Built-In Filters
Some e-mail programs themselves now include aggressive mail-blocking tools, eliminating the need for you to buy and install a separate program just for spam control.

Eudora 6.0 by 
Qualcomm, the latest edition of a 15-year-old e-mail program named after the author Eudora Welty, works with most versions of the Windows and Macintosh operating systems using the POP3 or IMAP4 protocols for e-mail. There is a free version of Eudora, but it is the paid edition that gets you integrated spam filtering. The full version of Eudora 6.0 sells for $49.95 (an upgrade is $39.95) at www.eudora.com.

Longtime Eudora users will find a mostly familiar interface, with an addition: a SpamWatch feature. After setting up SpamWatch in the program's preferences and deciding how aggressively you want to screen your mail (stricter settings increase the chance that legitimate messages get nabbed, but looser restrictions may allow more spam to slither through), you simply let Eudora check the mail as usual.

As the program downloads mail from the server, it quickly screens each message. Messages that trip your selected SpamWatch trigger get dumped in a Junk mailbox and everything else continues on its way to you. If spam does get through, you can either select the message and label it as Junk for the program's future reference or raise the filtering level by adjusting your SpamWatch preferences.

Many other e-mail programs, including Web-based mail systems like Hotmail, are now including dedicated spam filters. 
Microsoft Outlook 2003 has an option for screening junk mail, America Online 9.0 Optimized for Windows gives users more control than ever for spam screening and the Junk filter in the  Apple Mail program for Mac OS X 10.2 and later efficiently shuttles spam into its own mailbox.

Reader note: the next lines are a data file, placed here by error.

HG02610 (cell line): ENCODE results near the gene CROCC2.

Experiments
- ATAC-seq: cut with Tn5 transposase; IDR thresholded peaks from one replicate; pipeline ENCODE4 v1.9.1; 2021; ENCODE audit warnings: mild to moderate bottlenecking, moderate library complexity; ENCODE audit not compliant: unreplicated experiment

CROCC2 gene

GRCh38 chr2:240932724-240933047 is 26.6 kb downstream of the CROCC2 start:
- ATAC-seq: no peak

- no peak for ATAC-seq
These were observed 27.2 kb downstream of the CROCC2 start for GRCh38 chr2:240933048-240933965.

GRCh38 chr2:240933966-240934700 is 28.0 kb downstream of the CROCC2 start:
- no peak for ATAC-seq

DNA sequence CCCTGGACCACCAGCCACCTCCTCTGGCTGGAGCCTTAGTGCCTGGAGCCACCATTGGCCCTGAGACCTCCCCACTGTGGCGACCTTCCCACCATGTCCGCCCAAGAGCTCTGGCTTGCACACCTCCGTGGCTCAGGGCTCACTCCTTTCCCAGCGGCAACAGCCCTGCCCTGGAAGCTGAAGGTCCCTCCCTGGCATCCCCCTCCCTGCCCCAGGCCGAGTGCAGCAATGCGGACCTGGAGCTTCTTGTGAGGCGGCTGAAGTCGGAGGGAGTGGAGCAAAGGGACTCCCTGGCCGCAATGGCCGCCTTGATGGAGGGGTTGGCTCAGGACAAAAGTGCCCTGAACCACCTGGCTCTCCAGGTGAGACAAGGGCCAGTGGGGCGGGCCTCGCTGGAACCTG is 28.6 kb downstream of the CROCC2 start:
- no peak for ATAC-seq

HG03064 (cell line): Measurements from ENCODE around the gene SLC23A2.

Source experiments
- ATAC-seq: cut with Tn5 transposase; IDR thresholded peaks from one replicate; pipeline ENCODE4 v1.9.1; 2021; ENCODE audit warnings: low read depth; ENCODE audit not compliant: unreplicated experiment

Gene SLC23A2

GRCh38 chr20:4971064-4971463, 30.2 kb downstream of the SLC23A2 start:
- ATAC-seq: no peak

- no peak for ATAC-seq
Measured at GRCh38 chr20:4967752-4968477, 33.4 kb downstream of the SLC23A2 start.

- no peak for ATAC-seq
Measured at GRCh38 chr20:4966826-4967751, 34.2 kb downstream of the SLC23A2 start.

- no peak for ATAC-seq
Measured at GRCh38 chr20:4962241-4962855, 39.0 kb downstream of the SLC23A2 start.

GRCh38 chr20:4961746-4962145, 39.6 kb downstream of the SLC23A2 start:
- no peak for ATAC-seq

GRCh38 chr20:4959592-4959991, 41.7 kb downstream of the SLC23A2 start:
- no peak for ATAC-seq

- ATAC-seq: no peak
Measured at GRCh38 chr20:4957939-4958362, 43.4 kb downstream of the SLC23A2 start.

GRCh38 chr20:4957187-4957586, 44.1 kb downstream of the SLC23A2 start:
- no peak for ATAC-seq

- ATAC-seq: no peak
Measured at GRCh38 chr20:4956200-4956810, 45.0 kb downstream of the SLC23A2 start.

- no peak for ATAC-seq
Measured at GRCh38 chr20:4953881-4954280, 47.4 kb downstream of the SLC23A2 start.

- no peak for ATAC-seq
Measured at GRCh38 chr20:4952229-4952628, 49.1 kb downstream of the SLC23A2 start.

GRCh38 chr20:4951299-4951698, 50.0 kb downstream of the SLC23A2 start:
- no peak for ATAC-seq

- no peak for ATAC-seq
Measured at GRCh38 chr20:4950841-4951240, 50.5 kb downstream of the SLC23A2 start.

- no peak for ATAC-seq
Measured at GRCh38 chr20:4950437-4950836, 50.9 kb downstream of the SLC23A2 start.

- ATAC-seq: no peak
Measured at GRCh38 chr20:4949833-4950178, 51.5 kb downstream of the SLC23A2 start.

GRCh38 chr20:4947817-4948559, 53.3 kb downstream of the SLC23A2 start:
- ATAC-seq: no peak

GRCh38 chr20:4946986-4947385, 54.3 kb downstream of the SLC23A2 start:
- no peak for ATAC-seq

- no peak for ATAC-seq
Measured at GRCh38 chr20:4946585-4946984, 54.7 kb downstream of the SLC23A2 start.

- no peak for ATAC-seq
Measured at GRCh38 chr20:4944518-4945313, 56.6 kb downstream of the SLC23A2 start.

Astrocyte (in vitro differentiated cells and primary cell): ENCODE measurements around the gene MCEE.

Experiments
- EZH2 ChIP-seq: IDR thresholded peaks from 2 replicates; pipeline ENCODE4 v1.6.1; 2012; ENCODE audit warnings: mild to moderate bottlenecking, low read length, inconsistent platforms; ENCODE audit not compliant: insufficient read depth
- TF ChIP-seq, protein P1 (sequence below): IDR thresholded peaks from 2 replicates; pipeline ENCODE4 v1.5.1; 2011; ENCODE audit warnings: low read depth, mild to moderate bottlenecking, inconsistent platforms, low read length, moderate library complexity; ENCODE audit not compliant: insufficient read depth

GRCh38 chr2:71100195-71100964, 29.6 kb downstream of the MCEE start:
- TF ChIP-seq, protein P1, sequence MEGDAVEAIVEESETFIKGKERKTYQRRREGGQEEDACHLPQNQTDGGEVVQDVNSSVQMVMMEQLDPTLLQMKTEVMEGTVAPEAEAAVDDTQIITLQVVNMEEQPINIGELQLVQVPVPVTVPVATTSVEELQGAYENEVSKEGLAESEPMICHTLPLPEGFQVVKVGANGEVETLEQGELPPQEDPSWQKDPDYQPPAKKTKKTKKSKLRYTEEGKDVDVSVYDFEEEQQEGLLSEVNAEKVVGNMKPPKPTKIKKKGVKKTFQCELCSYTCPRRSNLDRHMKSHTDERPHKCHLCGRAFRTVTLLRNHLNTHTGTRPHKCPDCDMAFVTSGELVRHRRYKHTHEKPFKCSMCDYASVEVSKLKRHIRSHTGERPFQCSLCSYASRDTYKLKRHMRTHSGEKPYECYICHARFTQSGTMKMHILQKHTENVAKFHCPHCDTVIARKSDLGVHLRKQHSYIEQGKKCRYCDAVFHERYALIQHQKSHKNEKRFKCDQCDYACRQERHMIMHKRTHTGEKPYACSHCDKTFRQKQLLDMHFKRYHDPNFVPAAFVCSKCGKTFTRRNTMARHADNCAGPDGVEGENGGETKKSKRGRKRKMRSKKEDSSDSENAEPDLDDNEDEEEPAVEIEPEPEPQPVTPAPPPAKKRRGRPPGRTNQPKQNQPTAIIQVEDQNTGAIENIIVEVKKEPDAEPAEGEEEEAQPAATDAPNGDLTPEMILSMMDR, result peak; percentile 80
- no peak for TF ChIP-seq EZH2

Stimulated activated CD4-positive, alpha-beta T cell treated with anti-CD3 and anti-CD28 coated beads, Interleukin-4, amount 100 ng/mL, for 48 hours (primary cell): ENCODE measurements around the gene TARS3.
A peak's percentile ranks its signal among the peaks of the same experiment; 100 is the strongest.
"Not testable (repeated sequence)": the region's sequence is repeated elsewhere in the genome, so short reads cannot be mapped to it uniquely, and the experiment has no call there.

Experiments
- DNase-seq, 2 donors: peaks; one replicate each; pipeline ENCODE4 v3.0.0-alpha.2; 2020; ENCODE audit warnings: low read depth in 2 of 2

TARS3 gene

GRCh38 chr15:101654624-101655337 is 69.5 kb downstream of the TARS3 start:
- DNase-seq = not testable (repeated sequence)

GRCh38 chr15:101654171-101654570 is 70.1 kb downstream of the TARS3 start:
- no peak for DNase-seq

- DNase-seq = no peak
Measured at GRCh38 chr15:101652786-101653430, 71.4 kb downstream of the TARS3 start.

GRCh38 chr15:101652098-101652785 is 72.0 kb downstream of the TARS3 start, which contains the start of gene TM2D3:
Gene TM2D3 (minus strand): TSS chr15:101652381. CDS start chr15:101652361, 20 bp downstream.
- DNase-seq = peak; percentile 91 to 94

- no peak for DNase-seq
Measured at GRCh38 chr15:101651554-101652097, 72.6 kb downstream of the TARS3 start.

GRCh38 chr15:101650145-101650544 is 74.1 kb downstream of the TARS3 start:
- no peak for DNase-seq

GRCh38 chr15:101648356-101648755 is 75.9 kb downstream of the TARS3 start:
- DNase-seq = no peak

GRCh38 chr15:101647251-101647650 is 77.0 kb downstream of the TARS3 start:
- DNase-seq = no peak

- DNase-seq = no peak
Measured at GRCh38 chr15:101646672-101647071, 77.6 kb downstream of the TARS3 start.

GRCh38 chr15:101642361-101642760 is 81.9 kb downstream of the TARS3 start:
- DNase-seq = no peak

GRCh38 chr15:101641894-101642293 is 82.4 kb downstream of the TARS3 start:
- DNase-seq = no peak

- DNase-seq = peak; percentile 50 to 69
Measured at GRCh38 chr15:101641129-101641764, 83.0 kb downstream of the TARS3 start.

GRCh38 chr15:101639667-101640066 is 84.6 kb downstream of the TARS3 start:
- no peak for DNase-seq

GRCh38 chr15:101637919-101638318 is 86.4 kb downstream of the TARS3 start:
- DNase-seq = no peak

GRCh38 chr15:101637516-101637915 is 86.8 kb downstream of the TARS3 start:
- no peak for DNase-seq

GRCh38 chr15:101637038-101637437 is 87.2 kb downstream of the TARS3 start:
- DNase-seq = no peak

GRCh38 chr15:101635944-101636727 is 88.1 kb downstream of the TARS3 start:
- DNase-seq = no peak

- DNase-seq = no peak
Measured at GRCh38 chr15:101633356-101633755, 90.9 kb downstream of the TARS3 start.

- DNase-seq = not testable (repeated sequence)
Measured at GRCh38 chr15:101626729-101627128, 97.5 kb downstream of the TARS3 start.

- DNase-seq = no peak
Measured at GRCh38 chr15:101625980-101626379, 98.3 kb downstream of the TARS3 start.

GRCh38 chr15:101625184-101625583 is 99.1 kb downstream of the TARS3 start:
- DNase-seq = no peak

Challenging the Sender
Filters are always locked in a race with spammers, who will struggle to enter the in-box any way they can. An alternative approach is to use a "challenge response" program, which typically requires senders to prove they are who they say by answering an automatic e-mail reply triggered by their message to you. Obviously, this is something that spammers do not stick around to do after dumping their bulk mail.

ChoiceMail One 2.1 from DigiPortal Software is a challenge-response program that works with most Windows systems and e-mail software. You can have the program put the people in your address book on an approved list; anyone else who sends you mail must fill out a form and send it back.

Once you get the form back, you can decide whether to add the sender to your approved list. Since most spammers will never respond to the form letter, their junk mail is effectively blocked. The program, which sells for $39.95 at www.digiportal.com, can gather up and screen the mail from all your various POP3 mail accounts as well as from Web-based mail systems like 
Yahoo, Hotmail and America Online.

Zaep AntiSpam 2.0 from RhinoSoft, another system for Windows, is a little more complicated to set up and requires you to keep a computer on all the time, but families and small businesses with multiple e-mail accounts and multiple computers may find it appealing. The company offers more information and various price plans at www .zaep.com.

Finding the message-filtering solution that fits your needs may take some time and patience, but a mailbox free of spam, scams and shams can make life a little bit easier.